But the historian in me wants to tell everyone to step back, get some perspective, and consider that it will take years, if not decades, for us to truly understand the impact of the referendum. (And that the vote itself is not necessarily the determining factor; the negotiations still to come will play a huge role, in shaping Britain’s relationship to Europe and in the potential for future exits.)

Should we contemplate what this all means? Sure. (Read on.) But don’t listen too hard to people who claim to have anything resembling knowledge of the future, whether they’re Brexiteers insisting that this will only strengthen Britain’s economy or those on the other side proclaiming that liberal democracy has started to consume itself.

2. Americans: Don’t Americanize

Full disclosure: my heart and mind had me strongly on the side of Remain. Almost all of my friends in Britain are horrified by what happened Thursday, and it’s hard for any historian who studies the two world wars (or anything else) to view the reversal of European unification too happily. (It’s certainly hard to see how Brexit is a good thing for university students and professors.)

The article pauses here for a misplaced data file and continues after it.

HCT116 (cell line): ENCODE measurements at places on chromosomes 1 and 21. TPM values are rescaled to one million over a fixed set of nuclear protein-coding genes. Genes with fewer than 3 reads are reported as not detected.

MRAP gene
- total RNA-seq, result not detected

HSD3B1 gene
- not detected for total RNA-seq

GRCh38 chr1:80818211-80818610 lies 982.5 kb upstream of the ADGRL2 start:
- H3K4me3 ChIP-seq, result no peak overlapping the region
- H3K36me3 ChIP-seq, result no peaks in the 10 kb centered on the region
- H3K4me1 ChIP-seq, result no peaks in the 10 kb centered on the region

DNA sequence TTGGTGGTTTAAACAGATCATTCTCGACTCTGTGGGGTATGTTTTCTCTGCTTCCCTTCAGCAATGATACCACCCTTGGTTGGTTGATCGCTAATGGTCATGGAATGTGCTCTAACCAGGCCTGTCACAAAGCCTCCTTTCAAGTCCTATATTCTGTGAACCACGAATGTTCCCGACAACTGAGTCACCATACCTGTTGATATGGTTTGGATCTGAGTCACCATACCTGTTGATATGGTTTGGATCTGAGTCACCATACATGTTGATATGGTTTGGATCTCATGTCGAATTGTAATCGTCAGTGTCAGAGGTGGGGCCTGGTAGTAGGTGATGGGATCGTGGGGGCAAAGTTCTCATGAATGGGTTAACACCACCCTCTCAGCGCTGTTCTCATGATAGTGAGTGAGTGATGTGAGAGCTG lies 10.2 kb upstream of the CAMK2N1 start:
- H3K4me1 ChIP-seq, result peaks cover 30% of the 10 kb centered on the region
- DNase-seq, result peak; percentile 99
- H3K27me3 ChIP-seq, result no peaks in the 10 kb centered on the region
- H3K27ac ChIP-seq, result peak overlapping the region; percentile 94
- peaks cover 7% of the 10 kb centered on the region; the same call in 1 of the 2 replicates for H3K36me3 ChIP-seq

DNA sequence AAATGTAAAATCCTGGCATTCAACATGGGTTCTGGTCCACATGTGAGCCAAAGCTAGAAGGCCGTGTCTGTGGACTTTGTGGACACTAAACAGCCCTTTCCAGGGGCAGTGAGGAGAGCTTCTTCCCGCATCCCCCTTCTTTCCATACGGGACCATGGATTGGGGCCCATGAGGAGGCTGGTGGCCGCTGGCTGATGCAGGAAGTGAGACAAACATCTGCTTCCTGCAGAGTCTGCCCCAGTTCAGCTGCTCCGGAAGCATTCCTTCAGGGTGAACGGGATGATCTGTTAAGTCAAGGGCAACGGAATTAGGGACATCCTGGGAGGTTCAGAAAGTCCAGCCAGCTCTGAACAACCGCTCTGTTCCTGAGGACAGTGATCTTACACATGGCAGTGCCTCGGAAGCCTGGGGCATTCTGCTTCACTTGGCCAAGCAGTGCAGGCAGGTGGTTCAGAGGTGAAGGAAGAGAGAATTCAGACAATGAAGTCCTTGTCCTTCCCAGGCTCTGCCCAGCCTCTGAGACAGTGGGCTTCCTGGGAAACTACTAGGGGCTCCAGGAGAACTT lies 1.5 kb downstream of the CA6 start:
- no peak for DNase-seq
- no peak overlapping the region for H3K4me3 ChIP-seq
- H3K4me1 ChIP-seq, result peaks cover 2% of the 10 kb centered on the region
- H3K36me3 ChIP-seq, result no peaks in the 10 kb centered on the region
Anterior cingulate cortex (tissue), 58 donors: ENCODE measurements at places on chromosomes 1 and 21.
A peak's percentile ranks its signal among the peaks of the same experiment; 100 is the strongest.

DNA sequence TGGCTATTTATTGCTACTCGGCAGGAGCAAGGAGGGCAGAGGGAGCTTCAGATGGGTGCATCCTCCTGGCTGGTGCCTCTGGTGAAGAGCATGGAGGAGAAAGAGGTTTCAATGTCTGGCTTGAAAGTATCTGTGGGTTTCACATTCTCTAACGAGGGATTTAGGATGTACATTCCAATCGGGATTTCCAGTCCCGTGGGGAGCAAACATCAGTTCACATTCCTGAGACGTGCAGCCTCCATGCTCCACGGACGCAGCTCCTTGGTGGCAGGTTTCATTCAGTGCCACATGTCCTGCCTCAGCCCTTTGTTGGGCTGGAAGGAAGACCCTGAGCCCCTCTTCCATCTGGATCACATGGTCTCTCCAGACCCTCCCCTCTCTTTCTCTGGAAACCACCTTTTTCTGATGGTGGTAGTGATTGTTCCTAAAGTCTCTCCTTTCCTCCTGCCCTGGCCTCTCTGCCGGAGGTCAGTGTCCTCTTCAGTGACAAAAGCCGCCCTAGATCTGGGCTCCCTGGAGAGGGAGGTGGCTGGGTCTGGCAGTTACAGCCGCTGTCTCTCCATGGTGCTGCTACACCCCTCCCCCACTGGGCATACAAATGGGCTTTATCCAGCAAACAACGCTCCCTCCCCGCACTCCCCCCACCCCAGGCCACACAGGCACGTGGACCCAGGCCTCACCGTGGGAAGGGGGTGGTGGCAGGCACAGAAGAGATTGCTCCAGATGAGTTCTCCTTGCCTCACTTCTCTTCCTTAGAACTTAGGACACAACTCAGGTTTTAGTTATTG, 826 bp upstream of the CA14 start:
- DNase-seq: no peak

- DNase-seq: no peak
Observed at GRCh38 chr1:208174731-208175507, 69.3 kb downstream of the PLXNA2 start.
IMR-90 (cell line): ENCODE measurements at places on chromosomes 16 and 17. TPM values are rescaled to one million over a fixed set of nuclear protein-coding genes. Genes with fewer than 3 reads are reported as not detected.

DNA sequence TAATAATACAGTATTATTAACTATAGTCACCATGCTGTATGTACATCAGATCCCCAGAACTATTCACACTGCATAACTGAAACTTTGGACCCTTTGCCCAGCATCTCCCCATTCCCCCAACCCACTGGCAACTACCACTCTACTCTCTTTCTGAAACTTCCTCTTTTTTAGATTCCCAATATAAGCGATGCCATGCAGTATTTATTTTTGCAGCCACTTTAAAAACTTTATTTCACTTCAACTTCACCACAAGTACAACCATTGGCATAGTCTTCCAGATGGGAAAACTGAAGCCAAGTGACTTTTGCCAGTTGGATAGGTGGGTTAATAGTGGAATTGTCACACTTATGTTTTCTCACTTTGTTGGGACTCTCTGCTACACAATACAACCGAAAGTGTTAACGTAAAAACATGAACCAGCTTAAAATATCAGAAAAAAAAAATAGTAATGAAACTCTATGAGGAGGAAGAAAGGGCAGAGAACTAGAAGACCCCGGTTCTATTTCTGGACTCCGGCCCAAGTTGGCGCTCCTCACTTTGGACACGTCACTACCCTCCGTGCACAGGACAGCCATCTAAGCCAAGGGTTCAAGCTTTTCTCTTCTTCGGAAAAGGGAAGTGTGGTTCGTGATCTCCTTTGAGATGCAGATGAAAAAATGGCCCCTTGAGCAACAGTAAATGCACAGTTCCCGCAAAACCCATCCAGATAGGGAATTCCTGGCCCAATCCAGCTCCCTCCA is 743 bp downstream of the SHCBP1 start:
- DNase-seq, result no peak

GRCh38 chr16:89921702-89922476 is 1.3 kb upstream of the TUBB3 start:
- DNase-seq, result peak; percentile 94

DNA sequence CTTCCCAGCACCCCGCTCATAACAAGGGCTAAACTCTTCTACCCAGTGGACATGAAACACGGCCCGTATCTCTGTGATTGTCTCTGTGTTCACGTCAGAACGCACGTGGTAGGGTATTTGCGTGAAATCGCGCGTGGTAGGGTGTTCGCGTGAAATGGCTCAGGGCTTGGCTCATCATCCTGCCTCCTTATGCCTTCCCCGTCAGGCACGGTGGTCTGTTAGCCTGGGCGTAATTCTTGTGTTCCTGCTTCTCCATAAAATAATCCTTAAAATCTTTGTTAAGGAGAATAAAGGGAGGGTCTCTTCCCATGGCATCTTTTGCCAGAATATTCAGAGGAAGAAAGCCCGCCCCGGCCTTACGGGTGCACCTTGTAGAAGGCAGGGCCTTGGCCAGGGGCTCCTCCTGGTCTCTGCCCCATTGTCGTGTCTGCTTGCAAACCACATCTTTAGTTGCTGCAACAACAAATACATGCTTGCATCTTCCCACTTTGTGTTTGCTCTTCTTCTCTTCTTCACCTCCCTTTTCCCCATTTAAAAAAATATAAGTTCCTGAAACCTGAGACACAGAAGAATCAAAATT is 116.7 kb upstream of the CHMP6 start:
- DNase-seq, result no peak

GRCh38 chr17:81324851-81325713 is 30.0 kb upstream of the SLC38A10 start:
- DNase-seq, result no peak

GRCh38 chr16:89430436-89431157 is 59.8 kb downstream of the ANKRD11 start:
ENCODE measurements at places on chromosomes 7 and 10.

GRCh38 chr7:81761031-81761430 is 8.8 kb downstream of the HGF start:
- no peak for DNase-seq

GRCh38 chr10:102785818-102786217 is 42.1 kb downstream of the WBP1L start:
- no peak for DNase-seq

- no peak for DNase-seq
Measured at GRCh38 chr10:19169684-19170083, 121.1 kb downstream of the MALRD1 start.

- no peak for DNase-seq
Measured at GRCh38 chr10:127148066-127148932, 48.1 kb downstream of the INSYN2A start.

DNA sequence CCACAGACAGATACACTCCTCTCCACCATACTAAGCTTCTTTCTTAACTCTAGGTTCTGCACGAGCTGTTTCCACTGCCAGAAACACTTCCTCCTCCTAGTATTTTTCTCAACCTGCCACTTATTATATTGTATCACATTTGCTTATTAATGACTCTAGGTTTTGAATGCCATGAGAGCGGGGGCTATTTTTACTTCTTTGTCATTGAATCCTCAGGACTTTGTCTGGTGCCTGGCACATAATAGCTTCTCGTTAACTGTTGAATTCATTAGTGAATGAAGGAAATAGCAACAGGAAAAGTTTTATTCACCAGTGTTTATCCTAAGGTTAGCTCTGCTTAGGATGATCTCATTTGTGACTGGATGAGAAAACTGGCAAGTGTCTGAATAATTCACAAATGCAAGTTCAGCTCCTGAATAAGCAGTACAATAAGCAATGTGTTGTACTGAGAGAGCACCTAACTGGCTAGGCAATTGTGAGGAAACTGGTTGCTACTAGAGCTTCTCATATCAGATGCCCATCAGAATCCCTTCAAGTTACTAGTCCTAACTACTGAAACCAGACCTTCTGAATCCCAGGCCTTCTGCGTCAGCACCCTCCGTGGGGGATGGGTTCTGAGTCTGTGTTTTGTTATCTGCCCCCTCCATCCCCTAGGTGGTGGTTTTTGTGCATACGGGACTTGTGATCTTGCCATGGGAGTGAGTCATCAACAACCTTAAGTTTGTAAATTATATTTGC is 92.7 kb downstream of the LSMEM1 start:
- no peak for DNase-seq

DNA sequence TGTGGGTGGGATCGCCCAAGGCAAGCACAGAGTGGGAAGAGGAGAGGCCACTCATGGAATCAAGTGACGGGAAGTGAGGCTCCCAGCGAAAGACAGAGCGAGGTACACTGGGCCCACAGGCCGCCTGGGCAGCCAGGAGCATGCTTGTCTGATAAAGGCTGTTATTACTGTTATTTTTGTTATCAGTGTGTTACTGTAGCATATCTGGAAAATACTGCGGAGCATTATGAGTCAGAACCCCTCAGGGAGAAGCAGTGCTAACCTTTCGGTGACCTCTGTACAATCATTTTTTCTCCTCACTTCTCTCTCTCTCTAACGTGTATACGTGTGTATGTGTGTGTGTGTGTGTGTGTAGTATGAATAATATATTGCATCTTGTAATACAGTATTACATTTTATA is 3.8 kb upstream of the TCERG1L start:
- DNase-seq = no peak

But I’m not British, nor European. And I caught myself doing what Americans tend to do: Americanizing things.

If so, I wasn’t alone. It was fascinating to watch American responses on social media. What was Brexit about, according to them? Trump, of course. (He certainly thought so.) Or freedom from a tyrannical power. (1776 analogies from conservatives?!?) Or racism. Or the need for tighter borders. Or…

I’ll make one such connection myself in a moment. But let’s pause to consider that a four-point margin of victory in a British referendum suggests that local issues — issues that well-informed Americans couldn’t even name — probably mattered a great deal. And the way the campaigns were run on the ground probably mattered at least as much as the potentially global issues in play. At the very least, every major political party in Britain is due for an agonizing reappraisal: Who will lead the Tories now that David Cameron’s great gamble has failed and he has announced plans to step down? How on earth could Labour let so many of its strongholds (including the one represented in Parliament by former leader Ed Miliband) go Leave? Does UKIP still have a reason for existence? Should the Liberal Democrats even be in a list of “major parties”?